The dream began to warp, everything around her began to feel almost ethereal in its unrealness. Her vision blurred and began to darken as total unconsciousness crept back in. It’s over. She told herself, I can be numb again.


It was almost gone entirely, swept away with the rest of her dreams, when she felt a phantom hand on her shoulder, another at her waist. Lips against her ear, their soft, ghostly breath stirring her hair.


His voice came harsh, like he had run a ways to reach her. It was almost tremulous, desperate, afraid, “Rey.” Fingers dragged down her back, and his lips pressed to her jaw.


It didn’t make sense. He shouldn’t have been able to touch her. The dream should have ended and she should have jolted awake in her bunk on Chandrila. She shuddered under his hands and mouth, uncurling as her tears began to dry. All the rules were breaking themselves. She wanted to kiss him back, even if it wasn’t real.


It felt real.


“Rey,” He breathed, and his hand cupped her breast like she had imagined in the shower, “I—


A knock on her door. Rey sat bolt upright, gasping. Her body was coated in a fine sheen of sweat, hair plastered to her forehead and neck.


“Rey?” It was Rose.


Her eyes flicked to the chrono on the desk. She’d slept in past midday.


“Rey, are you awake?” More knocking.


Rey sat up, swinging her legs over the side of the bed. They were shaking, and she wasn’t sure if she would be able to stand.


“Yeah, sorry!” She tried her best not to sound shaken, her face was still damp from crying, eyes swollen, “I overslept, I’ll be out in a few minutes.”


Rose seemed to accept this without question, voice coming muffled through the door “Good, you needed the rest. Poe wants to see you in his office as soon as possible.”


“Okay.” Rey said, nodding her head though the other woman couldn’t see her.


Rose left, and Rey was alone once more. Her head ached and her limbs shook, her tongue felt like sandpaper, and everywhere he had touched burned like her flesh had been pressed to a live thruster.


Slowly she rose to her feet, then she took a few steadying breaths, centering herself. All of it lingered, even as her body and heart began to steady. She remembered the wall, all of its tallies, each one a day spent suffering in her solitude. She remembered Ben, his touch, his lips at her jaw. In the end he had sounded intense, frightened. Dream Ben had never presented with such emotion before.


It was jarring, and confusing, so she went to the fresher to splash her face with cold water. It did little to help, and when she caught sight of herself in the mirror she grimaced at the wraith she saw. Her cheeks were hollow, her eyes dull, skin sallow; she understood why her comrades were so afraid now. But after her nightmare she was certain they couldn’t help her.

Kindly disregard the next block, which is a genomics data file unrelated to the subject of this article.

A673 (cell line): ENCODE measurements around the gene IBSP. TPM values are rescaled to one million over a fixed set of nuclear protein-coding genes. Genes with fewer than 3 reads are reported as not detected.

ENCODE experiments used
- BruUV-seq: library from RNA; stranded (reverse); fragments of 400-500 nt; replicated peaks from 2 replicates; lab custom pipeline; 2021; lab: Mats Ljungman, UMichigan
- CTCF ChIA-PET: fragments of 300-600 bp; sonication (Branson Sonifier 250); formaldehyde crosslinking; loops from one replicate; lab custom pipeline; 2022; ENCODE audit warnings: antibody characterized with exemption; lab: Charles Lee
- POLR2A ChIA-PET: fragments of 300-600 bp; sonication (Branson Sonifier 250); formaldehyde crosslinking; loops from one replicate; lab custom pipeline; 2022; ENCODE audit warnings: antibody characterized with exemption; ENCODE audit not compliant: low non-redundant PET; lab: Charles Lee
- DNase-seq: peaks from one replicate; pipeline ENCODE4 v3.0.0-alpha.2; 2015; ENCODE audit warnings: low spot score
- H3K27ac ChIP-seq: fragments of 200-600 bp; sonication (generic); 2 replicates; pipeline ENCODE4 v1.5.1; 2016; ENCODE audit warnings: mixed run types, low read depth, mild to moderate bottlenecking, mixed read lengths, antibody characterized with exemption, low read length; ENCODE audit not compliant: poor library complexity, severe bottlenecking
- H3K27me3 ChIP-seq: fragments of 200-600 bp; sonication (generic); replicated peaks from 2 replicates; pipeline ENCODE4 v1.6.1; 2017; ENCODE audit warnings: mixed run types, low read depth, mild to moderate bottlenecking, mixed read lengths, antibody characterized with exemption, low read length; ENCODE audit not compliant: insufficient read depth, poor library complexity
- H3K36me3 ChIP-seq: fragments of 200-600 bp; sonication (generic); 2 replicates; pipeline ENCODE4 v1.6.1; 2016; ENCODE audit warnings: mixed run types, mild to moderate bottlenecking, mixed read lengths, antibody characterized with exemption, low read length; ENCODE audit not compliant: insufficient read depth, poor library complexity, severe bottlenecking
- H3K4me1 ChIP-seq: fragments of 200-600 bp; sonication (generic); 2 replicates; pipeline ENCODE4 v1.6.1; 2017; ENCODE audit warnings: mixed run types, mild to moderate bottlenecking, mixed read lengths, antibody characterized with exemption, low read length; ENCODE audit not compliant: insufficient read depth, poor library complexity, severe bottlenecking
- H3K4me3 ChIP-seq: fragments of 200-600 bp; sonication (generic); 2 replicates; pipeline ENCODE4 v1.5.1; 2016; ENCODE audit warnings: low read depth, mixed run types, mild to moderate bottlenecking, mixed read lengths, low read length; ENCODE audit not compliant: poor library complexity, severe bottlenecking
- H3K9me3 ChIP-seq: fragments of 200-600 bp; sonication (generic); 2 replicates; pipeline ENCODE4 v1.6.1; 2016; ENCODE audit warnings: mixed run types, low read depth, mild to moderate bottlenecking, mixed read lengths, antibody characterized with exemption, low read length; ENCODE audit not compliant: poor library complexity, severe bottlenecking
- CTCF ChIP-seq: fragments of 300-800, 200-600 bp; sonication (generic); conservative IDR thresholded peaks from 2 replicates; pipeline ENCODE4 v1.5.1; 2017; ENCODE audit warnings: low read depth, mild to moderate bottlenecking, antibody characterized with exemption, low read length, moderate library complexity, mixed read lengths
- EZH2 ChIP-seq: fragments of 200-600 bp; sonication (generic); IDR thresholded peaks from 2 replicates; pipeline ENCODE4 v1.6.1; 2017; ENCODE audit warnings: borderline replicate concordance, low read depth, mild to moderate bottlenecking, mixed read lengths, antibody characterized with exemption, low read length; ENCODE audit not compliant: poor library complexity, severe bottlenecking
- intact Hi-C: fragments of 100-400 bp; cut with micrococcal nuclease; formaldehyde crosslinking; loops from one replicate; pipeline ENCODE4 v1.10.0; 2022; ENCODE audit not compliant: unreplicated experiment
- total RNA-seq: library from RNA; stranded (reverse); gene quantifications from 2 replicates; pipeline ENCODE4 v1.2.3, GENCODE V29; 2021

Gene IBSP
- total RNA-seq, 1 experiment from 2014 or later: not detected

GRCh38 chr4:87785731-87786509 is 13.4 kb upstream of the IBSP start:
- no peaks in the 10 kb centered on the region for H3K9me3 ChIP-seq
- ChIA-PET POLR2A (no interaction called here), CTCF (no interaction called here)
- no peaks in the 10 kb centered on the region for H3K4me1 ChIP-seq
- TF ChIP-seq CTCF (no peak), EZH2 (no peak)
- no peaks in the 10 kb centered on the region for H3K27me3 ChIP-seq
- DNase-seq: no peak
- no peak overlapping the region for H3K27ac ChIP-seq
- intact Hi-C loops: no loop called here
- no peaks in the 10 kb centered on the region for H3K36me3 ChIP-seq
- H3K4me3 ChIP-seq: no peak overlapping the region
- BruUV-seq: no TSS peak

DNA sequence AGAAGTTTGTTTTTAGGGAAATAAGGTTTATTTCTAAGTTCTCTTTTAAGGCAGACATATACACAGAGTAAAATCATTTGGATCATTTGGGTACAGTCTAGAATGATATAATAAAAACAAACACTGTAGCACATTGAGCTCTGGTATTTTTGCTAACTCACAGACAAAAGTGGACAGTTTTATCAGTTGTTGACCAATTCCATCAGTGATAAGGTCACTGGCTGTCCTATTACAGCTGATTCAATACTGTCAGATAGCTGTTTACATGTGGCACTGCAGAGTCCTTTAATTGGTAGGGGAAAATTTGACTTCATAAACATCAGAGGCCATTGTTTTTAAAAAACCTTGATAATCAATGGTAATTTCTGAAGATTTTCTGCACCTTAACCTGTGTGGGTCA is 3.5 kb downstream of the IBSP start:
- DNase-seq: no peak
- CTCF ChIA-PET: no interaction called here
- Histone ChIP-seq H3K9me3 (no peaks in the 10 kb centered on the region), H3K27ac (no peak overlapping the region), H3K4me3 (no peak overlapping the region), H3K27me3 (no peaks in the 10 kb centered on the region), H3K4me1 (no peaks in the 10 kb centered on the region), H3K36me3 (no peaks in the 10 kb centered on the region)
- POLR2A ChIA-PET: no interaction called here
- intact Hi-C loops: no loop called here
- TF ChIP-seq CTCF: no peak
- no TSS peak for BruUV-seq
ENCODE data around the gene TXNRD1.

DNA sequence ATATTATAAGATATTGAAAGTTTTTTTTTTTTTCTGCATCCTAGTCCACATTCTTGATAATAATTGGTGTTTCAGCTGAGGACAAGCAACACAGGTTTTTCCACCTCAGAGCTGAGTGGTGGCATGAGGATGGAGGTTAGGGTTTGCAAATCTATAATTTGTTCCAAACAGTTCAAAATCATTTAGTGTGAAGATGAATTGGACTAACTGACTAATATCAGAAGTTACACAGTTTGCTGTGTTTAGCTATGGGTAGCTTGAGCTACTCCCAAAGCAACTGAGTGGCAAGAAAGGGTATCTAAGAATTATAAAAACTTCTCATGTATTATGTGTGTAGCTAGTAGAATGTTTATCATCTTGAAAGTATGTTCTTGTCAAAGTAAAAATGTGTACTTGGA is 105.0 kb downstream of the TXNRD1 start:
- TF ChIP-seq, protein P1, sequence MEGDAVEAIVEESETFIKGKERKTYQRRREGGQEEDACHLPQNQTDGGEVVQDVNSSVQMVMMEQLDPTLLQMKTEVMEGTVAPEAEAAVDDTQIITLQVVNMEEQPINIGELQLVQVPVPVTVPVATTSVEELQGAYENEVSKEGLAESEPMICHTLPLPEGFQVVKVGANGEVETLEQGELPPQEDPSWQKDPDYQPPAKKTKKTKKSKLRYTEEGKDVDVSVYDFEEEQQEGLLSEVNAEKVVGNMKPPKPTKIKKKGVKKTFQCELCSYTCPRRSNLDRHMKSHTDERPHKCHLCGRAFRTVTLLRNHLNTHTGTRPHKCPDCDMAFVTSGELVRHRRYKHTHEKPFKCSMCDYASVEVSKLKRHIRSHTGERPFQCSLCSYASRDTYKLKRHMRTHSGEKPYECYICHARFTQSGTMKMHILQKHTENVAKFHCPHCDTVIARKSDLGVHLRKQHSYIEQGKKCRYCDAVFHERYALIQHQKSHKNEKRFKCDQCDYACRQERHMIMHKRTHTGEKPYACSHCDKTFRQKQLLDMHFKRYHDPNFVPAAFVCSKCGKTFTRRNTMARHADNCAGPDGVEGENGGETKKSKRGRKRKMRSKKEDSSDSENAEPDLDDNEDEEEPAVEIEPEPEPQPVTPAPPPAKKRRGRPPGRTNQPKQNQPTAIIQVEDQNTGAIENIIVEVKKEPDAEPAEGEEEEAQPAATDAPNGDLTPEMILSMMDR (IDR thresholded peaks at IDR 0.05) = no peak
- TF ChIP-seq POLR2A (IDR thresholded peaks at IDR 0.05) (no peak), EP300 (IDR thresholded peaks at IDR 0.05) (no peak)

The only person who could assuage this sickness was a year dead.


She dressed herself with shaking hands. Clipping her lightsaber to her belt, she paused over her satchel, eyes scanning the bindings of the Jedi texts. Anger coursed through her veins, hot and raw. Silence. All at once they had come to her and then a year of silence. Even the voices of the dead had abandoned her to her fate.


All save Ben. The piece of him which remained with her.


She took another few steadying breaths, quieting her rage before she considered them again. They were simple and leather bound, wholly inconspicuous to most. But their contents were priceless, and their connection to their framers moreso. Maybe, she thought, maybe I’ll try one more time.


So Rey resolved to meditate over them again come evening, after she had spoken to Poe about work and taken the time to catch up with Finn. She needed something, anything to fill the void in her chest. If she could find purpose as a Jedi once more then maybe she wouldn’t need to rely so heavily on her dreams. They were becoming just as agonizing as her waking hours, her mind determined to torment her. Remembering the tallies, she shuddered. Her skin still seared where Ben had touched her.


On her way out the door, anxious and tired, another memory returned unbidden. A memory of vomit in the sand, of a dimly lit canteen, of her saber illuminating each mote of dust in the putrid air as she carved a man open.


At your core, she thought, That is all you will ever be. It is your legacy, Rey.


It was the kind of thought she had become adept at ignoring, even if it made sickening sense if she dwelled on it. Rey Skywalker was her best defence against it. She hated Rey Skywalker nearly as much.


Shivering, she shut her door and stepped out into the sterile, white hallway. Poe would provide her with sufficient distraction.


The memories that followed the birth of Kylo Ren escalated in their brutality with each passing episode. He was belittled, and beaten, and shot full of lighting. Each memory ended with him curled up on a cold, barren bunk deriding himself for the light that he couldn’t squander. No matter how hard he tried.